A handful of small tweaks will have a huge impact on Americans’ credit scores – some for the better. Including you.
It’s not very often that a small change affects the lives of 80 million Americans, but last month’s tweaks to something called the “FICO credit score model” will help half of them – and hurt the other half.
You’ve probably heard of FICO scores, even if you’re not 100-percent sure what they are. In a nutshell, your FICO score is a three-digit number that determines whether you get a mortgage or a credit card, and if you do, what the interest rate will be. It tells lenders if you’re a good credit risk.
FICO, which is a private company, updates the way it figures out credit scores every five years or so. Among the recent tweaks are an emphasis on your debt and any personal loans you’ve secured. As NPR explained it…
Let’s say you pay off all your credit cards with a personal loan. Under the old system, your credit score might go up. But under the new approach, FICO will look back over a period of time – as far as two years – to see whether you’ve used the loan to reduce your high-interest credit card debt or whether you’re using plastic as much as before, running up new revolving balances and falling deeper into debt.
FICO executives say that could mean 40 million Americans see their credit score drop by 20 points. That might not matter, or it could be catastrophic. How? Well, credit scores below 630 (out of a max of 850) are often considered “bad” and can result in being denied a loan or credit card. So, if your credit score is hovering around 640 and dips below 630, that’s a threshold you don’t want to pass.
But there’s good news, too.
Who will these new credit score changes help?
Dave Shellenberger, the FICO vice president of product management told media outlets, “Consumers who have been good at managing their credit, regularly paying bills on time, and keeping their balances in check are likely going to be ‘rewarded’ by seeing a gain in their score under the new model.”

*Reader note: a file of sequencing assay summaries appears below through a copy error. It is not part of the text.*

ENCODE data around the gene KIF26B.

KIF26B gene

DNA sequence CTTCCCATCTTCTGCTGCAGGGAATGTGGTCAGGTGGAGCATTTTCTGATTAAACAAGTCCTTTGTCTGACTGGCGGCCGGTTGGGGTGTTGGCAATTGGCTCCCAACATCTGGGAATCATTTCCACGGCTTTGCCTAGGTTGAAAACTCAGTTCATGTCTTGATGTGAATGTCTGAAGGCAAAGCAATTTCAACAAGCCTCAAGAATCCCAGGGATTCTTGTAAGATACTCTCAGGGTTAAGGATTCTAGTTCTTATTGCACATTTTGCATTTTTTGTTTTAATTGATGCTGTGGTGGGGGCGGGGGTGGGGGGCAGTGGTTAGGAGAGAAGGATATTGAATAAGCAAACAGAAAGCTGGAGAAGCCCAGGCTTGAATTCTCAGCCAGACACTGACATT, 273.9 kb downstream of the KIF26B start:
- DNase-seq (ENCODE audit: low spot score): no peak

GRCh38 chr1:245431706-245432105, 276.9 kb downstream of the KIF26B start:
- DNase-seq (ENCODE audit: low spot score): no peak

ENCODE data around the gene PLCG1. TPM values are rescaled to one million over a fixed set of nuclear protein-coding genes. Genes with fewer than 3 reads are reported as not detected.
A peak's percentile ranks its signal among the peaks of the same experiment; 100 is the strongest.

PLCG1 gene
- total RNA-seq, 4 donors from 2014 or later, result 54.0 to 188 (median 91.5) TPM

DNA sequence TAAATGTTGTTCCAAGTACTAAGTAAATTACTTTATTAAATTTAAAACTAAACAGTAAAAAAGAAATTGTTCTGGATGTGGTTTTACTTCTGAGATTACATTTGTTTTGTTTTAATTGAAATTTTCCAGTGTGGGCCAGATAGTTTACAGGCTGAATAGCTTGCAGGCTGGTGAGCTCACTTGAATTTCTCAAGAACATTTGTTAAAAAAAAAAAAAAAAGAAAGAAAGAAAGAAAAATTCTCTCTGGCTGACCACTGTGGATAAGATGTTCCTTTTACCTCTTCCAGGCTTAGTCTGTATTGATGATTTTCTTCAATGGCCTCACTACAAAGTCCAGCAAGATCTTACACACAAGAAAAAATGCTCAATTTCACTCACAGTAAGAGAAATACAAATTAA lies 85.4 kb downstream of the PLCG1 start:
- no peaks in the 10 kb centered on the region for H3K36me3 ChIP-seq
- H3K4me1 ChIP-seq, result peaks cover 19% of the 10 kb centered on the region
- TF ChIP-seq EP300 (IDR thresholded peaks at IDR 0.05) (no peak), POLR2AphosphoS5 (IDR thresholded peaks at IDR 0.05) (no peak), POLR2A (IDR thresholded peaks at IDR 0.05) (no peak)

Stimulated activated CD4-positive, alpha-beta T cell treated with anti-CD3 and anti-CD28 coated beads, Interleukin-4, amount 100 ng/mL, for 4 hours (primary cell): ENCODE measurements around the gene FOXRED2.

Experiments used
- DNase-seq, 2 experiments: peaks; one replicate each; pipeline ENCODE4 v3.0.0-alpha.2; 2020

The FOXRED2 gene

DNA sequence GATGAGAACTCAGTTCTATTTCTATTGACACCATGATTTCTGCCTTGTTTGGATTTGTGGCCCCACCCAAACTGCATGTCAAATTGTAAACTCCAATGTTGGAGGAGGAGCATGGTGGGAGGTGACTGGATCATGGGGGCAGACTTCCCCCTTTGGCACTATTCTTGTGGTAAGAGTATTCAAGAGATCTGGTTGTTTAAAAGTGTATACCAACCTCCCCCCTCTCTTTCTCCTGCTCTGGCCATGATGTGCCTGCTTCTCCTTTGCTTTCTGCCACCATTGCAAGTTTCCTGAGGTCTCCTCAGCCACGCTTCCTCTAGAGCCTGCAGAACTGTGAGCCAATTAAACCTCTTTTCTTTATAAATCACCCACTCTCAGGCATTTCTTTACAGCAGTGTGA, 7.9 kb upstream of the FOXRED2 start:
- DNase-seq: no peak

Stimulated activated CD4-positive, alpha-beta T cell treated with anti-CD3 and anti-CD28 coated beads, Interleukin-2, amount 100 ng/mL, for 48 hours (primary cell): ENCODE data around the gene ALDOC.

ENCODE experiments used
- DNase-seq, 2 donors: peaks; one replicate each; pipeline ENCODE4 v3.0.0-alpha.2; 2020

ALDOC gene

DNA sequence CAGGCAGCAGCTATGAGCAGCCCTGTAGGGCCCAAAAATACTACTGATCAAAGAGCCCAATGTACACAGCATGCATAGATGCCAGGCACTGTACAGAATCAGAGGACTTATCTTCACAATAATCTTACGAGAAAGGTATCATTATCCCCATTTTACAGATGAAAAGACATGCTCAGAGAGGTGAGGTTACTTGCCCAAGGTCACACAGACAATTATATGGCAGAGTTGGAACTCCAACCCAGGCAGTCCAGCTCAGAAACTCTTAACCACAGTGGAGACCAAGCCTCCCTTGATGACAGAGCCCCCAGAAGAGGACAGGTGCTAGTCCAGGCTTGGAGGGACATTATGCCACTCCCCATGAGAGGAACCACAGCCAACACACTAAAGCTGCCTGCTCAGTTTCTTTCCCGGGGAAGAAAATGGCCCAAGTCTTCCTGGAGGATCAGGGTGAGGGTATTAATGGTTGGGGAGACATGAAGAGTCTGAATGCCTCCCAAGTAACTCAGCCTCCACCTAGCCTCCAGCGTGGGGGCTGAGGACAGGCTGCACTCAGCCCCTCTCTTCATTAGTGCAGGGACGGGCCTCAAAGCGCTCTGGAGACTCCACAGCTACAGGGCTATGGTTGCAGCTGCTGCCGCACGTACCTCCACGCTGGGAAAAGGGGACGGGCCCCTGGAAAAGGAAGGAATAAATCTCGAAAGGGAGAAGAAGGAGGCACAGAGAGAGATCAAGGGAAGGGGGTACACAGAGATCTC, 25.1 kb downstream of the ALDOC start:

That’s music to the ears of Gary Herman, president of Consolidated Credit.
“Many of our clients are in a debt management program, so they’re already on their way to financial good health,” Herman says. “FICO’s changes should reward these folks.”
Consumers who stop charging and concentrate on paying off debt could see a 20-point jump in their credit score. Depending on where a consumer’s score stands, that could push someone to the next level. Their interest rates could drop significantly, which could save them thousands of dollars.
Why are lower rates so critical?
Americans are becoming more addicted to debt every year. According to the Federal Reserve Bank of New York, household debt jumped by $92 billion in the third quarter of 2019. It now stands at a total of $13.95 trillion.
That number scares Herman.
“Just think of the interest that Americans are paying on all that debt – and what they could do with all that money if it was in their pocket instead of being sent to lenders,” he says.
If FICO’s changes are bad news for many Americans, there’s still one bit of good news: FICO won’t implement those changes until summer. That gives indebted Americans plenty of time to call Consolidated Credit for a free debt analysis from a certified credit counselor. By summertime, they could be enrolled in a debt management program and be on their way to turning around their plummeting FICO score.